Hydrogen gas is a vital synthetic feedstock that is set to contribute considerably in renewable energy technology. While this is true, its capabilities are underplayed because most of this gas is presently being sourced from fossil fuels, for example natural gas.
Now, a more sustainable approach to hydrogen fuel production has been discovered by a KAUST team who used chaotic, light-trapping materials that imitate the natural mechanism of photosynthetic water splitting.
Since it is impractical to manufacture the complex enzymes present within the plants, researchers have developed a special kind of photocatalysts that use high-energy, hot electrons to split water molecules into oxygen and hydrogen gas. Of late, nanostructured metals that transform solar electrons into powerful, wave-like plasmon resonances have triggered a great deal of interest for hydrogen production. With the help of the high-speed metal plasmons, carriers can be transferred to catalytic sites before they slow down and lower catalytic efficiency.
It is difficult to make metal nanoparticles react to the whole broadband spectrum of visible light.
Plasmonic systems have specific geometries that trap light only at characteristic frequencies. Some approaches try to combine multiple nanostructures to soak up more colors, but these absorptions take place at different spatial locations so the sun’s energy is not harvested very efficiently.
Andrea Fratalocchi, who headed the research.
A new strategy was devised by Fratalocchi and his team using metal nanostructures called epsilon-near-zero (ENZ) metamaterials, which grow with arbitrary, fractal needles just like a small pine tree. Within the cavities developed by the protruding metal branches, the propagation of light almost comes to a standstill allowing the ENZ substance to squeeze the entire visible light colors to the same nanometer-scale sites.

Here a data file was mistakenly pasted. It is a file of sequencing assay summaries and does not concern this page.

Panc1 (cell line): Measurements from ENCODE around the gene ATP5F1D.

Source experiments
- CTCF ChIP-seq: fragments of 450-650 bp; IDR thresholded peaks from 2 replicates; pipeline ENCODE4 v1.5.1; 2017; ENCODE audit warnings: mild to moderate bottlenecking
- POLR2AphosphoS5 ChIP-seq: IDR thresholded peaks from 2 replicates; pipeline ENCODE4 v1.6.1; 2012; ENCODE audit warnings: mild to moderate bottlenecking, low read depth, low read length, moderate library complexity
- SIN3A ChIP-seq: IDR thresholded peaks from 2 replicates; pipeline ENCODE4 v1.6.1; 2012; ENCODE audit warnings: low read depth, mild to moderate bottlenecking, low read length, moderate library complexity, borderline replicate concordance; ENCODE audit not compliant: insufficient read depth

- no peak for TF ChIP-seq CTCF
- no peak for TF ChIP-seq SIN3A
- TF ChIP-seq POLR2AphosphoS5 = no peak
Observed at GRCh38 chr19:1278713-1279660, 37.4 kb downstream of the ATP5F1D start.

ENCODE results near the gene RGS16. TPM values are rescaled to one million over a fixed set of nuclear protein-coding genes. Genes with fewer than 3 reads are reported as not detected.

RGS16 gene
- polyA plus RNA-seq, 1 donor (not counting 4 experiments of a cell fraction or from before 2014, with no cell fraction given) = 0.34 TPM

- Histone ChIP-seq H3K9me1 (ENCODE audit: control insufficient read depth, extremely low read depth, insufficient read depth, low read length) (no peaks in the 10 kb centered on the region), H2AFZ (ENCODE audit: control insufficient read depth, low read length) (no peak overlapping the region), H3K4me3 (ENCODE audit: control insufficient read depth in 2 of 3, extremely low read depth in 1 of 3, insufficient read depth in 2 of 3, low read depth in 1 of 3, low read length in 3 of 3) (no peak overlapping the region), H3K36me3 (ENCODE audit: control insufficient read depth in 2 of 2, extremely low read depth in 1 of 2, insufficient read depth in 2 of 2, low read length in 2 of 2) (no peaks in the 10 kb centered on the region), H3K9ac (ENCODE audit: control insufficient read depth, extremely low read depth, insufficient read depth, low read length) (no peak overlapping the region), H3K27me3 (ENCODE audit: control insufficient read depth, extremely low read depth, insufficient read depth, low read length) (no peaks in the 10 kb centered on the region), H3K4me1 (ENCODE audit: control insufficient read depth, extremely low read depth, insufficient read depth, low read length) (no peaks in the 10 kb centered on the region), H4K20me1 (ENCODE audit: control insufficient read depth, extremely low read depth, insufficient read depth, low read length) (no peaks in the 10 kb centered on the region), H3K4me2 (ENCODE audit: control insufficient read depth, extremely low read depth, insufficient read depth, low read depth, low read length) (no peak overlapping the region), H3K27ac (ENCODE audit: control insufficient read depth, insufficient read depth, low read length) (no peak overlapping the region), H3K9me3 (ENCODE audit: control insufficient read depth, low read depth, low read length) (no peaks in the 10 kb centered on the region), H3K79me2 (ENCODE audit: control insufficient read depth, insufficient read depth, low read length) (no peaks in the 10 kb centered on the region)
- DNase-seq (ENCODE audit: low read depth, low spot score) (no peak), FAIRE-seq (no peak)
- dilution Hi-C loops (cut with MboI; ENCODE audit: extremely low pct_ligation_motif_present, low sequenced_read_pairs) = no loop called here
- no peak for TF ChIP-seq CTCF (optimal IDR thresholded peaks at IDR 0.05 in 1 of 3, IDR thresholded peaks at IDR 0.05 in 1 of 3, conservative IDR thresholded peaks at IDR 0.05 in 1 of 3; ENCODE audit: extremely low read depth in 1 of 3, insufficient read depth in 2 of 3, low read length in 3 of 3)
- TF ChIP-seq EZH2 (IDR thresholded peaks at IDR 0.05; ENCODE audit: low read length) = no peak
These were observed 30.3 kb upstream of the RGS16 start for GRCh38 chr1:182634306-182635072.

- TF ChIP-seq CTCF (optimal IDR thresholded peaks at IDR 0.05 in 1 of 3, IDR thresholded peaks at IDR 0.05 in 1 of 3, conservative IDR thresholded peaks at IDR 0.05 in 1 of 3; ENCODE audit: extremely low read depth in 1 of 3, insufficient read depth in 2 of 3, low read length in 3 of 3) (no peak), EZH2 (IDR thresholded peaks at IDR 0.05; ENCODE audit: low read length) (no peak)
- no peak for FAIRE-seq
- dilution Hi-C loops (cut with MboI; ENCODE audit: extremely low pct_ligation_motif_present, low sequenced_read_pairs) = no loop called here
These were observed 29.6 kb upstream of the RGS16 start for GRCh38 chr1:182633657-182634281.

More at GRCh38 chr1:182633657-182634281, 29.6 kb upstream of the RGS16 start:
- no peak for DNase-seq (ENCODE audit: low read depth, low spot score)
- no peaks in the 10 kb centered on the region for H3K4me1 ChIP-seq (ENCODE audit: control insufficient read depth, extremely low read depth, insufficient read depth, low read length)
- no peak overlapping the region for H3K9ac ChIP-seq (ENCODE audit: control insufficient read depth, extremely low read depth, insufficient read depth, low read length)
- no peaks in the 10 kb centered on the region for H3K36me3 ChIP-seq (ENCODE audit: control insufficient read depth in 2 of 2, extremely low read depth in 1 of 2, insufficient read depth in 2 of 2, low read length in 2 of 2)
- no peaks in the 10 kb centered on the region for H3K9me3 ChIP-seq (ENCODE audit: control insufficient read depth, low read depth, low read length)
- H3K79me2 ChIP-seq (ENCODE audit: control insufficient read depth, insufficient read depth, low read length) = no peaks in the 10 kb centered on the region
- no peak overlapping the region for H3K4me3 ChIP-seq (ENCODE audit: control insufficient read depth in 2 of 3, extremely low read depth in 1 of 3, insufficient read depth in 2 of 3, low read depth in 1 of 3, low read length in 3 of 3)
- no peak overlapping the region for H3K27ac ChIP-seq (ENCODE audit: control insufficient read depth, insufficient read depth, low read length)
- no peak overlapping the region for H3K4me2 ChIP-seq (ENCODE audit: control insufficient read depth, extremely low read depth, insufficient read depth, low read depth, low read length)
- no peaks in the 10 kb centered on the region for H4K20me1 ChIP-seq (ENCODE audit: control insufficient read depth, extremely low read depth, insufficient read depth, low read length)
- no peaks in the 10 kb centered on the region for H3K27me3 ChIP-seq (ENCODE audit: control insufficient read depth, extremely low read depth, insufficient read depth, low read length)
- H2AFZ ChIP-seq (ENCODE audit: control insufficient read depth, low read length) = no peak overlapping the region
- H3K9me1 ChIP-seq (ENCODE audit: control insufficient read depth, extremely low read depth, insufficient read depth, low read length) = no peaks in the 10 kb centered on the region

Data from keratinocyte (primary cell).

Yet, optimizing the ENZ metamaterial for the generation of hydrogen gas was shown to be a prolonged process that can take several months. Also, not every needle-like structure functions in the same manner, and therefore the researchers have to adjust all fabrication parameters to identify the right disorder for efficient reactions. In addition, if semiconducting titanium dioxide is selected as a substrate to gather hot electrons, then crystals with very high purity will be required. Lastly, the position and concentration of platinum nanoparticles that are used to catalytically cleave the water molecules had to be accurately controlled, but such depositions are difficult to achieve because of the complex geometry of the ENZ material.
The result was worth the effort: experiments showed that broadband light is used by the ENZ photocatalyst to produce hot carriers inside a narrow 10-nm interfacial region for an overall efficiency gain of 300%.
Due to the possibility of controlling their absorption, the ENZ nanostructures are ideal candidates for solar-energy harvesting. We recently engineered an industrial prototype with impressive efficiency, which makes us very optimistic about the future possibilities of this technology.